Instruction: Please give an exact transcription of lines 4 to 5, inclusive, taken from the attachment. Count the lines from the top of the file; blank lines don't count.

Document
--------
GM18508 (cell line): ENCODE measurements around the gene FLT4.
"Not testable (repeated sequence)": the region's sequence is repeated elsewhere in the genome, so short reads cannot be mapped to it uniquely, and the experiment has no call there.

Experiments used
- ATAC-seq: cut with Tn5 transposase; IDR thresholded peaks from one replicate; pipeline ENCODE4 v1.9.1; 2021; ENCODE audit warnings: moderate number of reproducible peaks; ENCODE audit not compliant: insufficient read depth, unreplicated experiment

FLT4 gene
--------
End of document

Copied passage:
- ATAC-seq: cut with Tn5 transposase; IDR thresholded peaks from one replicate; pipeline ENCODE4 v1.9.1; 2021; ENCODE audit warnings: moderate number of reproducible peaks; ENCODE audit not compliant: insufficient read depth, unreplicated experiment

FLT4 gene